Could you provide the mathmatical proof that multiplication in Fourier domain is only convolution , when the flipping (of one of the signals/functions) occurs. So, that multiplication is not convolution, when there's no flipping.

See the minus sign:

$$(f * g )(t)\ \stackrel{\mathrm{def}}{=} \int_{-\infty}^\infty f(\tau)\, g(t-\tau)\, d\tau$$ So, if the minus sign wouldn't be there, multiplication in Fourier domain isn't convolution?

$$\mathcal{F}\{f*g\} = \mathcal{F}\{f\} \cdot \mathcal{F}\{g\}$$


So you're asking what the theorem for $$(f \dagger g )(t)\ \stackrel{\mathrm{def}}{=} \int_{-\infty}^\infty f(\tau)\, g(\tau-t)\, d\tau$$ is?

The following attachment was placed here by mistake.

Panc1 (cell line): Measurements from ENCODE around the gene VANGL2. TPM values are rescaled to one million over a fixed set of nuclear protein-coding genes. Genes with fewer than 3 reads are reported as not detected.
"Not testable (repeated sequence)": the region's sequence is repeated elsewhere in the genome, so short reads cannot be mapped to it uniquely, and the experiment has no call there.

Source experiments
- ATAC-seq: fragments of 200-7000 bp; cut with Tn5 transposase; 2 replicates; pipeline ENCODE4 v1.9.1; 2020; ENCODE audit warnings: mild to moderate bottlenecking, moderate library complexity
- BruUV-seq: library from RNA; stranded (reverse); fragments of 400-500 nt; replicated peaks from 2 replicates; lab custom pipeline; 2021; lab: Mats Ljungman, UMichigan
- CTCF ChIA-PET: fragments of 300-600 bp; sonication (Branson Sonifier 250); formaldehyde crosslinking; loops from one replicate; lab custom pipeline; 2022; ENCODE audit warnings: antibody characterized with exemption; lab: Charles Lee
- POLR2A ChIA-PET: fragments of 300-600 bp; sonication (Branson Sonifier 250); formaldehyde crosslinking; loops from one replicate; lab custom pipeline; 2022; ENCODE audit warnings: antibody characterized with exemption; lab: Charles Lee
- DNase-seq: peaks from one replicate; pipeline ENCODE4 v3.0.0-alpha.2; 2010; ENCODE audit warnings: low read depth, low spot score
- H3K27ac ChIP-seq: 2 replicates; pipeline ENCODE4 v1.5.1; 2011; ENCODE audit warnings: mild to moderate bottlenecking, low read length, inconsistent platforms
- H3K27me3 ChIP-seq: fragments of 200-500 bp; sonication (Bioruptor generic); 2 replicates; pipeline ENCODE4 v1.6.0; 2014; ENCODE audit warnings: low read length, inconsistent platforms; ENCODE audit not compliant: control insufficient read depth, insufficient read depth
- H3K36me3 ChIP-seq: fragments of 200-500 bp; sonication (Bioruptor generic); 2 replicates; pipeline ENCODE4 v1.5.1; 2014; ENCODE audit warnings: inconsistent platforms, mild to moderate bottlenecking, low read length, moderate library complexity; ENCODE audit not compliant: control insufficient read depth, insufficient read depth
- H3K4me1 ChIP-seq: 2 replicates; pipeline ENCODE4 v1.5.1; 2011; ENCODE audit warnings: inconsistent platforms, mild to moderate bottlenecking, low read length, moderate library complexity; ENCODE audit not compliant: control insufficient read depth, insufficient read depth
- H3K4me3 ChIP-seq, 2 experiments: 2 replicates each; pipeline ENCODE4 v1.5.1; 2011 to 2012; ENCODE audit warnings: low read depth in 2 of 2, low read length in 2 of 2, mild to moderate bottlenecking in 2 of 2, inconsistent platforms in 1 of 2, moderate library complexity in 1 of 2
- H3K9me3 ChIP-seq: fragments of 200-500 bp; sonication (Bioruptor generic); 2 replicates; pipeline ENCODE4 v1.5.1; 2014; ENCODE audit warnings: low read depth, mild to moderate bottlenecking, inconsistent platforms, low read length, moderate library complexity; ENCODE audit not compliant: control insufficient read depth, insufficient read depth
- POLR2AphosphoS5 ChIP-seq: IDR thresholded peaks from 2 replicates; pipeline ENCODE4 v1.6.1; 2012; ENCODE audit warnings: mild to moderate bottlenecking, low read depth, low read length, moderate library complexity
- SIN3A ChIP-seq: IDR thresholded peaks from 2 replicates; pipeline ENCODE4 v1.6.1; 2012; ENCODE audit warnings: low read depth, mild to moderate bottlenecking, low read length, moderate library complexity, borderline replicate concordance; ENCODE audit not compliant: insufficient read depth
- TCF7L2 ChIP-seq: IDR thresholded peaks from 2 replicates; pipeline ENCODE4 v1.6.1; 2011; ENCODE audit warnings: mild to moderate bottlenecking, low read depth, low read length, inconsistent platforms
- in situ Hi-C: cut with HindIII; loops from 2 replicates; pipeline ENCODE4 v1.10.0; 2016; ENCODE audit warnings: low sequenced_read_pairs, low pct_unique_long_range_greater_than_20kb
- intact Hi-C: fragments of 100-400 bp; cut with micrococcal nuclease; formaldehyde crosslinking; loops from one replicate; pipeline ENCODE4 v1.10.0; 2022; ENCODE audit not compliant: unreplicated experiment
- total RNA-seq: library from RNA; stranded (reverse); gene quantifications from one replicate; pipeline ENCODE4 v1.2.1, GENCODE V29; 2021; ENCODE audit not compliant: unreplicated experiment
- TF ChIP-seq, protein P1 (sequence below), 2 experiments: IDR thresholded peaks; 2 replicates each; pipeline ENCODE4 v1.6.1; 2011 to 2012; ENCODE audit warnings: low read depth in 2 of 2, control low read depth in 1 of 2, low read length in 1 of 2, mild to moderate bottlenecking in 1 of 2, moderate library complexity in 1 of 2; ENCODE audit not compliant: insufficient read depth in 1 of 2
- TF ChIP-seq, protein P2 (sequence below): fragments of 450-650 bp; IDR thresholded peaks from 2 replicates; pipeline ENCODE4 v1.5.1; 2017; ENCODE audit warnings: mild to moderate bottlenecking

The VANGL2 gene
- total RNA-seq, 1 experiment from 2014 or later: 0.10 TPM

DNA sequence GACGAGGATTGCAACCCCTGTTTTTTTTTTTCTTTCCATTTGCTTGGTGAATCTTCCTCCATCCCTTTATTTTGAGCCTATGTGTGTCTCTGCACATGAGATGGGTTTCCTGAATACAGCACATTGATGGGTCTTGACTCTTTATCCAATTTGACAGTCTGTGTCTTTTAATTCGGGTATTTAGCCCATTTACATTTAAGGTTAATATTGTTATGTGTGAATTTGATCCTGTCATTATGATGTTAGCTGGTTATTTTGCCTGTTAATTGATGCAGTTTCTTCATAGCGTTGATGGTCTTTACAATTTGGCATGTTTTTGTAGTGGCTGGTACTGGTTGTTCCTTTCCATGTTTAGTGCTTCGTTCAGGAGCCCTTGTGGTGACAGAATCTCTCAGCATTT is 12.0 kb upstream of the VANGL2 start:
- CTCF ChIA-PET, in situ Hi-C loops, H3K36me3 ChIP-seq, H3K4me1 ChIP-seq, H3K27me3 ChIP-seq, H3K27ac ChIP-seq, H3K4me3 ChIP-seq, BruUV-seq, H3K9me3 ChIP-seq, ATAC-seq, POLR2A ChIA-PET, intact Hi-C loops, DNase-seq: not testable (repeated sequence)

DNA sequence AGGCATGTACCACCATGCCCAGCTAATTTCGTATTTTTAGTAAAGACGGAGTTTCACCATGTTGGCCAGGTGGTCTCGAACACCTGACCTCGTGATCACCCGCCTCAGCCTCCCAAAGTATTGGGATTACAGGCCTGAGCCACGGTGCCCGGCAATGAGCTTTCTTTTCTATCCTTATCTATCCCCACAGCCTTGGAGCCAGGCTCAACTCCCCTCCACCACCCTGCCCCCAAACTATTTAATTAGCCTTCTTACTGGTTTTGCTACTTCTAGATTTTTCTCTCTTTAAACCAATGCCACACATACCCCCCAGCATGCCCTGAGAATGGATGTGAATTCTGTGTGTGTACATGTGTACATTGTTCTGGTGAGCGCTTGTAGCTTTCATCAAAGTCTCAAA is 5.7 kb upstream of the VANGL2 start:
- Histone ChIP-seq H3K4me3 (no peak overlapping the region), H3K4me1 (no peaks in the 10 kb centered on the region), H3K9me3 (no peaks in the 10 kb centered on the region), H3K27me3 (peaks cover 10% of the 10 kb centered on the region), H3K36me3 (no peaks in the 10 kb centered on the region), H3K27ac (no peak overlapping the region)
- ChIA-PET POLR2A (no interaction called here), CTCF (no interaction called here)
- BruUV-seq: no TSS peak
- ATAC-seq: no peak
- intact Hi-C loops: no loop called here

Then just use $f\dagger g = f * -g$ and we have $$\mathcal{F}\{f \dagger g\} = \mathcal{F}\{f\} \cdot \mathcal{F}\{-g\}$$

  • $\begingroup$ Hmm. Isn't this confusing $-g(x)$ with $g(-x)$? $\endgroup$ – knedlsepp Jan 22 '15 at 17:37

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